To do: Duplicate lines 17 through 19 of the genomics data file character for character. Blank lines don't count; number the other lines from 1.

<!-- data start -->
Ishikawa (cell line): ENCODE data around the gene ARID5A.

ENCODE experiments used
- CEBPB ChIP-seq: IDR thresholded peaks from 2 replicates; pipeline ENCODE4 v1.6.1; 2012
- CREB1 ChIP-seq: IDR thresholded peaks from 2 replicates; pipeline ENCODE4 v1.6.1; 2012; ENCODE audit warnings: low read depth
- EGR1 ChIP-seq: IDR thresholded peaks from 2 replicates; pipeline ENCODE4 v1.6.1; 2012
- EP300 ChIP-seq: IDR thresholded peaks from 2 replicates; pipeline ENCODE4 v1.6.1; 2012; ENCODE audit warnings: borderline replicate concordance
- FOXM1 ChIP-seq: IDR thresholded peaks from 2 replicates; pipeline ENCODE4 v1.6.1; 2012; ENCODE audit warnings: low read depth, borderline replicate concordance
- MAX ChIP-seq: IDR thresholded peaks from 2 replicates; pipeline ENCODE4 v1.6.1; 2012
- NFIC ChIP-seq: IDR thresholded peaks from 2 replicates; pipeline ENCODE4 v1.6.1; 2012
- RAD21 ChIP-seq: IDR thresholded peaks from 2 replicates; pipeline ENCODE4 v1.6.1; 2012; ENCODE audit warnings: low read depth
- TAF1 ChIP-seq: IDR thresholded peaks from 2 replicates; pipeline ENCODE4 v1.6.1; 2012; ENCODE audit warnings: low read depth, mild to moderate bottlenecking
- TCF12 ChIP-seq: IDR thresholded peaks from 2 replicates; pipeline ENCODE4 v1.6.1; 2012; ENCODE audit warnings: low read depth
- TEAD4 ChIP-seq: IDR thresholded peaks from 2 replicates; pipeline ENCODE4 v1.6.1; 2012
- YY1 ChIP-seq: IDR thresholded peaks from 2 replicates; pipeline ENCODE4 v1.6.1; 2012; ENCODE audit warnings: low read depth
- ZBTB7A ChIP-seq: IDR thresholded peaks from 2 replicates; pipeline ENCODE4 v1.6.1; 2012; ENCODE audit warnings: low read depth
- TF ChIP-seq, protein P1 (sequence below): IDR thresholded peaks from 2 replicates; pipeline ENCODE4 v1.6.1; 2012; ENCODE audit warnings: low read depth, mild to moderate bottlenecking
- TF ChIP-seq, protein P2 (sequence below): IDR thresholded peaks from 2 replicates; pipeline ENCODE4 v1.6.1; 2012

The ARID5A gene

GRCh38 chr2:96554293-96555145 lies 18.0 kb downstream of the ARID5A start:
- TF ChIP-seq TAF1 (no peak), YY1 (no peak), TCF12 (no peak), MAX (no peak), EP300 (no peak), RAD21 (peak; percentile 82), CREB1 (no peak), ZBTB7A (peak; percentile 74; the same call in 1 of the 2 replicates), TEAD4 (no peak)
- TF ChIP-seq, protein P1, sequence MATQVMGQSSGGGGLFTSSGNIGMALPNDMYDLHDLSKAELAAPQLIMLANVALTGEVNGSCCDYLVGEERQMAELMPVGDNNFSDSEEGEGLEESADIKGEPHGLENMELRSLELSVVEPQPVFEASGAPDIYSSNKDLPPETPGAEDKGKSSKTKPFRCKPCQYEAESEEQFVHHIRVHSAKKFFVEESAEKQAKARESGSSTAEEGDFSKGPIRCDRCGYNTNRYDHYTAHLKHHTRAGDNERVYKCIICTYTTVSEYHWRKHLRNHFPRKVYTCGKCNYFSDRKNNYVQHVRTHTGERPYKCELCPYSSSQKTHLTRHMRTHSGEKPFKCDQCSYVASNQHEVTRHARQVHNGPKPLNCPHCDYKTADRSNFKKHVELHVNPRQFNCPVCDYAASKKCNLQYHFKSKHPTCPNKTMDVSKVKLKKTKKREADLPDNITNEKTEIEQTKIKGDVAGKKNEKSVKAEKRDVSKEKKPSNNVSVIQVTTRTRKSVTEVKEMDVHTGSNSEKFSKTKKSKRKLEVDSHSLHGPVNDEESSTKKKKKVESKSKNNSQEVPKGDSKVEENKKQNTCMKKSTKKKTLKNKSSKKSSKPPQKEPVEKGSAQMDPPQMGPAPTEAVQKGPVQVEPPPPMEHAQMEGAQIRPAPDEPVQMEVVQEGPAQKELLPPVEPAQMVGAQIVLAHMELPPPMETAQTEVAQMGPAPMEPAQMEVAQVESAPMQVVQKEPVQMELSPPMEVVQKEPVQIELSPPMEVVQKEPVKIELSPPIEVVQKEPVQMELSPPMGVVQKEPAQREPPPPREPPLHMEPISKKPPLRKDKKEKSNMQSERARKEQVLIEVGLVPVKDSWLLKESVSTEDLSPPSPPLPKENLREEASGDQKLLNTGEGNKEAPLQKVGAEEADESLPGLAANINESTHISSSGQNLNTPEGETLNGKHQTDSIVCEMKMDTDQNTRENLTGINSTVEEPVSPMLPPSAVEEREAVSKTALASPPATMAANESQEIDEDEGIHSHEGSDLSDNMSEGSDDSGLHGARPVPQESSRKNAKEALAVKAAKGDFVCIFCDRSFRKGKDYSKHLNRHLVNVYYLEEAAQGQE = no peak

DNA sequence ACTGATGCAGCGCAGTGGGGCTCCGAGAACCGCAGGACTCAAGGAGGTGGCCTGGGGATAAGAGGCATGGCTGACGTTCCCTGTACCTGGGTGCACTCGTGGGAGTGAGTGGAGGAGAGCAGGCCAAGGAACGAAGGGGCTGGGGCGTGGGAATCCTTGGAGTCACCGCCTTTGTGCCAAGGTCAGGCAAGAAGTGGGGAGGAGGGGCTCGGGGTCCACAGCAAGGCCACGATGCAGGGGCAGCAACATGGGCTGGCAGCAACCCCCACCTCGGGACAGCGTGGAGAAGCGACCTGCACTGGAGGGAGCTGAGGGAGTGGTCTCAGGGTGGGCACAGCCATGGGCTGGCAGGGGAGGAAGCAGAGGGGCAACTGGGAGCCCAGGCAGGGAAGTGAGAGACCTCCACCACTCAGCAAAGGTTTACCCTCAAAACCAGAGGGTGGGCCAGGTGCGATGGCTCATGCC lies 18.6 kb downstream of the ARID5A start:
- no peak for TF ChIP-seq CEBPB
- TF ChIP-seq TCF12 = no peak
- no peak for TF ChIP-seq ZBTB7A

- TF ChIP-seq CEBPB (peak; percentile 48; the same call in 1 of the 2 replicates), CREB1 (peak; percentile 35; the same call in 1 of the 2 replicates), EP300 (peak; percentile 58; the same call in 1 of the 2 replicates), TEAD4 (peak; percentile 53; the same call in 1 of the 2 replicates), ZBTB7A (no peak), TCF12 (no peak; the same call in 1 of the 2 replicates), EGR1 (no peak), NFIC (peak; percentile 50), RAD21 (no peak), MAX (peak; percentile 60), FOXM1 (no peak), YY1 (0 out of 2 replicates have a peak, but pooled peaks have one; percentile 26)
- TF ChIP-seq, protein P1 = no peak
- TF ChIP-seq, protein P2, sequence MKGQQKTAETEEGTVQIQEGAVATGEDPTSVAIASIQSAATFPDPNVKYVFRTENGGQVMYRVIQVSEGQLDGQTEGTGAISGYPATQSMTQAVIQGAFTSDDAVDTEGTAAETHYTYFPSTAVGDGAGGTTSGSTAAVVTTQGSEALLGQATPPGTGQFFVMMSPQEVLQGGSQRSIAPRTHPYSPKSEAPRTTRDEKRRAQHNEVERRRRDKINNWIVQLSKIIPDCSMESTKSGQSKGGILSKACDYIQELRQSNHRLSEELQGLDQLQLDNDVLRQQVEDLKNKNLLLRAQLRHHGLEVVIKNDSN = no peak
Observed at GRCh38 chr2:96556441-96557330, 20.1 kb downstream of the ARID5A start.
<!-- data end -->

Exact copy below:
- TF ChIP-seq, protein P2 (sequence below): IDR thresholded peaks from 2 replicates; pipeline ENCODE4 v1.6.1; 2012

The ARID5A gene

GRCh38 chr2:96554293-96555145 lies 18.0 kb downstream of the ARID5A start: